The case study provides information with a person having cellulitis. Cellulitis is a bacterial infection that occurs beneath the skin. Cellulitis can occur on any part of the skin, mostly in legs, which leads to swelling and redness. The person is reported to go to the hospital where he was administered with Flucloxacillin, after which he had an anaphylaxis shock.  Flucloxacillin is an antibiotic that is normally administered to treat bacterial infections like Cellulitis.

As per the symptoms indicated in the given case study it could be understood that the person’s airway has narrowed causing troubled breathing and the blood vessels might have widened, making the blood pressure fall. All these symptoms align with the general symptoms of a drug induced anaphylaxis.

Laboratory procedures are always not found to be reliable in the detection of the anaphylactic reactions. A patient suffering from drug induced anaphylaxis should have elevated plasma histamine at least within one hour of onset of the symptoms. Serum or plasma tryptase levels greater than 15ng/ml, within 12 hours of onset is normally used as a confirmatory test but usually negative in food-induced anaphylaxis (Rueff et al., 2009). Plasma tryptase measurements are more reliable that single measurement. Elevated level of IgE in the serum and skin tests for the allergen is not always reliable for understanding the drug induced hypersensitivity reactions. Mast cell tryptase is the laboratory procedure that confirms an anaphylactic reaction.

It is recommended to remove the causative agent of the reaction, although it is not always possible. The initial treatment if treating anaphylaxis is the administration of epinephrine (Kemp, Lockey & Simons, 2008). Epinephrine IV is given in case of severe reactions. In case of severe shock, the skin and the muscle may not be per fused properly in such a case subcutaneous or intramuscular epinephrine will not be properly absorbed in to the circulation that is why type IV is given. Epinephrine has many lethal side effects. It can cause severe palpitations and dyrrhythmias if it too fast application is done. One should calculate the sub-cutanous or the intramuscular dose and should give only dose IV between 2 to 10 minutes, as per the seriousness of the condition (Soar et al., 2008).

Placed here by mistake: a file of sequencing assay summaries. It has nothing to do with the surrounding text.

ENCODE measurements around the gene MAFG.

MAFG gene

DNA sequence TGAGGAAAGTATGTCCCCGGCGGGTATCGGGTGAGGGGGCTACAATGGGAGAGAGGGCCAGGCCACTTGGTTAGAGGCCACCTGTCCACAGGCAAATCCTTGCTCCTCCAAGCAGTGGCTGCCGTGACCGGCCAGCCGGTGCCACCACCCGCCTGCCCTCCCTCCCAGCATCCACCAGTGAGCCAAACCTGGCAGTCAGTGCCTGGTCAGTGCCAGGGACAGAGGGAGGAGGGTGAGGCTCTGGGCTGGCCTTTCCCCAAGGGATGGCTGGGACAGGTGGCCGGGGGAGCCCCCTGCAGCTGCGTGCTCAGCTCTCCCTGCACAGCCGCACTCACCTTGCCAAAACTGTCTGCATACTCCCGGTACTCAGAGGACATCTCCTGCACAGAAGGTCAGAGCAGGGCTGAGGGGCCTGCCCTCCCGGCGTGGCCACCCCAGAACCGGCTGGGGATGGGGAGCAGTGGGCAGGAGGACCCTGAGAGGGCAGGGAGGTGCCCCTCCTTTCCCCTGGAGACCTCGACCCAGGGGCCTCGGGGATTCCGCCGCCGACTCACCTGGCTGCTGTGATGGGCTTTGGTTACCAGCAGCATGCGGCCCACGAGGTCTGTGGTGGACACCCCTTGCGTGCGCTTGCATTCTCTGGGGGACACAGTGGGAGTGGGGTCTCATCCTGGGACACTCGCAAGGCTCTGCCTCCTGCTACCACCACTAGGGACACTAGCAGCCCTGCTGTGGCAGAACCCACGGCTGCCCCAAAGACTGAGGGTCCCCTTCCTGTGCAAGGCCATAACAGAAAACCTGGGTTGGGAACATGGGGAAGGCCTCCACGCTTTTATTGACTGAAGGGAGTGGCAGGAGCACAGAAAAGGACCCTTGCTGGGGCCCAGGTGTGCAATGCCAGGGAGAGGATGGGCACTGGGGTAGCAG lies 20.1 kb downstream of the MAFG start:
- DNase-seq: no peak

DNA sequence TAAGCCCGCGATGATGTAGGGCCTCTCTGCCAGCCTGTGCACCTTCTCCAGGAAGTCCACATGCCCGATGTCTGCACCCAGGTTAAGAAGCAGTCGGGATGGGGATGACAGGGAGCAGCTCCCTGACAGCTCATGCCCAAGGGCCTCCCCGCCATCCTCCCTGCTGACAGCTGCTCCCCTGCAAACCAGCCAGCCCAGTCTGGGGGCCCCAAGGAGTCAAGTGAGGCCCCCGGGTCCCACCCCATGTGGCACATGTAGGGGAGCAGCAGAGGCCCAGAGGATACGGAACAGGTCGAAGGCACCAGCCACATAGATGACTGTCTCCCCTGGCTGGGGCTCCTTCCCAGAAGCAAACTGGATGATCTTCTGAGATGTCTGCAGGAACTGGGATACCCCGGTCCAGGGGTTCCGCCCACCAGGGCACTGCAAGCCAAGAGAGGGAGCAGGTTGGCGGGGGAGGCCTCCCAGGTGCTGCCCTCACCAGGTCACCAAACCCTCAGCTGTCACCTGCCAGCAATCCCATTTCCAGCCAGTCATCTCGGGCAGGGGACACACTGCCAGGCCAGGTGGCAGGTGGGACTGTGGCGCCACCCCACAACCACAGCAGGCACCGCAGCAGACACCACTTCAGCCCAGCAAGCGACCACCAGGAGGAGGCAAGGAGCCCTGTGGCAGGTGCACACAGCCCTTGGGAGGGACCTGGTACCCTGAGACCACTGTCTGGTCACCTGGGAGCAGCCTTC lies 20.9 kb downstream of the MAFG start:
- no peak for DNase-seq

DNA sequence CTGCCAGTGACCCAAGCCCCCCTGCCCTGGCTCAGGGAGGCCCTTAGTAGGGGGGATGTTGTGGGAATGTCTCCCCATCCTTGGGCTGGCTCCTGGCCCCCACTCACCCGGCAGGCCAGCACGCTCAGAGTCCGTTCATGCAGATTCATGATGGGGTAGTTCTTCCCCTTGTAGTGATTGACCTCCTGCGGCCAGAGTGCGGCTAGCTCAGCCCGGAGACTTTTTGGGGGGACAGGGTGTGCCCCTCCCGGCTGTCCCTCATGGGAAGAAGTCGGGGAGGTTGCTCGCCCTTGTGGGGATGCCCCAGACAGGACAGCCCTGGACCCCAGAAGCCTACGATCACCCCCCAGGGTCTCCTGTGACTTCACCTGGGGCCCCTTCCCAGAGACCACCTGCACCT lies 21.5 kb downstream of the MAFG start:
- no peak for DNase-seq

Case Study: Anaphylactic Reactions Due to Flucloxacillin

Identification

Name of the patient- Jim Palmer

Situation

Jim Palmer is a farmer of 53 years old He was admitted in the morning with a case of severe cellulitis in his left lower leg.

Background

Jim Palmer is a farmer of 53 years old He was admitted in the morning with a case of severe cellulites in his left lower leg. He was brought to the clinic where he got one dose of flucloxacillin as a slow bolus. Ten minutes after the administration of the medicine he was found breathless, throat congestion, feeling of lightheadedness, and dizziness. On further assessment it was found that the level of unconsciousness is gradually increasing. It was found that Jim had a bilateral chest movement, depth of his breathing is shallow, and some audible wheezing can be heard with some central cyanosis. He is feeling extremely drowsy and is responding to voices.

Diagnosis

Presence of Urticarial rashes along with swelling in his lips, fingers and toes indicating acute anaphylaxis reactions.

Past medical history

Past medical history does not show any such allergic reactions.

Assessment

Vital signs- Resps 26 bpm, B.P- 99 mm Hg systolic on palpitation, body temperature- 37.4?, SaO2 91% on RA, cool  and clammy peripherals, Capillary refill timing is greater than 4 secs, Urticarial red rashes, swelling of lips, toes, Blood glucose- 5.3 mmols/litres.

Current medication

The patient is administered with two doses of Flucloxacillin 1gram IV is given.

The patient is showing gradual signs of deterioration. His visibilities and response to voices are decreasing gradually. So will be better that an immediate action is taken. It is recommended to start the initial treatment with a low dose of Epinephrine. It is recommended to check the Serum or plasma tryptase levels. A level greater than 15ng/ml, within 12 hours of onset is normally used as a confirmatory test for the anaphylaxis reactions.

Conclusions